Cool Thing #33: How Do You Turn Staff Meetings into Change-Oriented Teambuilding Sessions?

Can you picture this conversation happening?…
STAFF PERSON: Do you have PowerPoint slides for the meeting?

LEADER: No, this is too important for PowerPoint.
Yes, of course you can.

Here’s the irony: The more PowerPoints you have, the less power.

What got me thinking about PowerPoint slides, and meetings in general, was hearing from one of my favorite executive coaches, Janice Miller* of Strategic Choice Consulting. She shared this Cool Thing:

Several years ago, on a selfish quest to make myself happier, I began reading more about the habits of happy people. I learned that in cultures around the globe, the happiest people are those who have a daily practice of gratitude. I had previously tried and failed at keeping a gratitude journal, but this time I down-loaded an app on my phone to prompt me: “Today I am grateful for…” All I had to do was finish the sentence! This did the trick in establishing a habit I have continued, and it starts my day in the best frame of mind.

Then it dawned on me that this practice could make a difference in the tone of the office. Our business meetings have been so task-oriented-we have an agenda and we get down to solving problems. So I changed the agenda. Now my meetings start in gratitude, recognizing what is going well and thanking people. This has been a morale booster for the thankers as much as the thanked!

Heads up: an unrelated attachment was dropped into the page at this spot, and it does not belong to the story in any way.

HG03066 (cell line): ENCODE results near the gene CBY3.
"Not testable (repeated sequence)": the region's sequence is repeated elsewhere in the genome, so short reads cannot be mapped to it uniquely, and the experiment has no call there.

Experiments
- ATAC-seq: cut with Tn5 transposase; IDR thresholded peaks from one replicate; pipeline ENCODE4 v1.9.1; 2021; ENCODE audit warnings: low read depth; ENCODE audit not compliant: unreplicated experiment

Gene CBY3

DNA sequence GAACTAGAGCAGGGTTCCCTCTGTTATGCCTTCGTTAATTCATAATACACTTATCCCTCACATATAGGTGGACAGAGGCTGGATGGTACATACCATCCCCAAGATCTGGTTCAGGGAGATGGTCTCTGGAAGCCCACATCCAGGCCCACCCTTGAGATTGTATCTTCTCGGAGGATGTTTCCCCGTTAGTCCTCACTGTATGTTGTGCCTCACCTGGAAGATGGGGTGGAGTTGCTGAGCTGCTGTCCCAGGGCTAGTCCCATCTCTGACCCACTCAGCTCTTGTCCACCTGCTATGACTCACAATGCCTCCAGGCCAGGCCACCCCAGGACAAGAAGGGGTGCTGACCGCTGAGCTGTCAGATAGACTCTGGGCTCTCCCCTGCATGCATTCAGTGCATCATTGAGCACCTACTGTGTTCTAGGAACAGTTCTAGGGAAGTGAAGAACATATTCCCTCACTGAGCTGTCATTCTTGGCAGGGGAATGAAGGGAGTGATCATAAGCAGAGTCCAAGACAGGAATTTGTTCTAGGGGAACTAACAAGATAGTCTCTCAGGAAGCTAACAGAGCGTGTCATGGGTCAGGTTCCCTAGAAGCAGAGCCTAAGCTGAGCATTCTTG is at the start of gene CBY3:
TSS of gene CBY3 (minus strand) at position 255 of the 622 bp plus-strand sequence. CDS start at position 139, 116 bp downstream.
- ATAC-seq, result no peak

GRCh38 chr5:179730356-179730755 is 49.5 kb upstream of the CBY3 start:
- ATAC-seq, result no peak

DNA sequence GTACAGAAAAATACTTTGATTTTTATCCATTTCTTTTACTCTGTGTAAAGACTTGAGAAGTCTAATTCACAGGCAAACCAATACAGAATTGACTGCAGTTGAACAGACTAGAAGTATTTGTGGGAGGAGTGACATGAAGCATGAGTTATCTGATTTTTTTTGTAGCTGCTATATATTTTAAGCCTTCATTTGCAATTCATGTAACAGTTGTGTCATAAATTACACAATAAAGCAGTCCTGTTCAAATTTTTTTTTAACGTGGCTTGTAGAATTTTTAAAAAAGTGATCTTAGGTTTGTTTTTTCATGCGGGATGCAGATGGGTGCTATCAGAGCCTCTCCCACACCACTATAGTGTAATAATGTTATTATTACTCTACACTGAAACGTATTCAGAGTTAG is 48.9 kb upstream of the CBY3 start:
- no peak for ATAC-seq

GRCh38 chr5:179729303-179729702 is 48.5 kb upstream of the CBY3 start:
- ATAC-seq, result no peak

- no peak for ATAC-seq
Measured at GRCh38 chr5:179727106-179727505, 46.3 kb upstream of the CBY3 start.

We have always practiced “employee recognition” in the workplace, but what I’m talking about is not just a tool for aligning behavior with organization goals. It is an authentic spirit of gratitude-a mindset that elevates human kindness in the workplace. Its effect on employee engagement is profound. And that can be a very good thing for customers.

WHAT CAN WE LEARN?

Just reading Janice’s words makes me smile. I want to go to that meeting. And such meetings would surely make me want to work harder at helping my colleagues.

Further, I’d like to bookend Janice’s opening with a technique for closing a meeting:

Just before wrapping up, you go around the table and ask each attendee,

What are you going to do differently?
This eliminates the first large possibility for misunderstanding while it puts the emphasis on change and, with the addition of that delightful word “differently,” doubles-down on new action.

Start with gratitude. End with action. Who needs PowerPoint?

 

* Janice coaches senior executives who want to lead high-performing teams with greater ease and better results. She’s had a 20+year corporate management career, including C-level roles with the Fortune 200.
She can be contacted via Janice@StrategicChoiceConsulting.com

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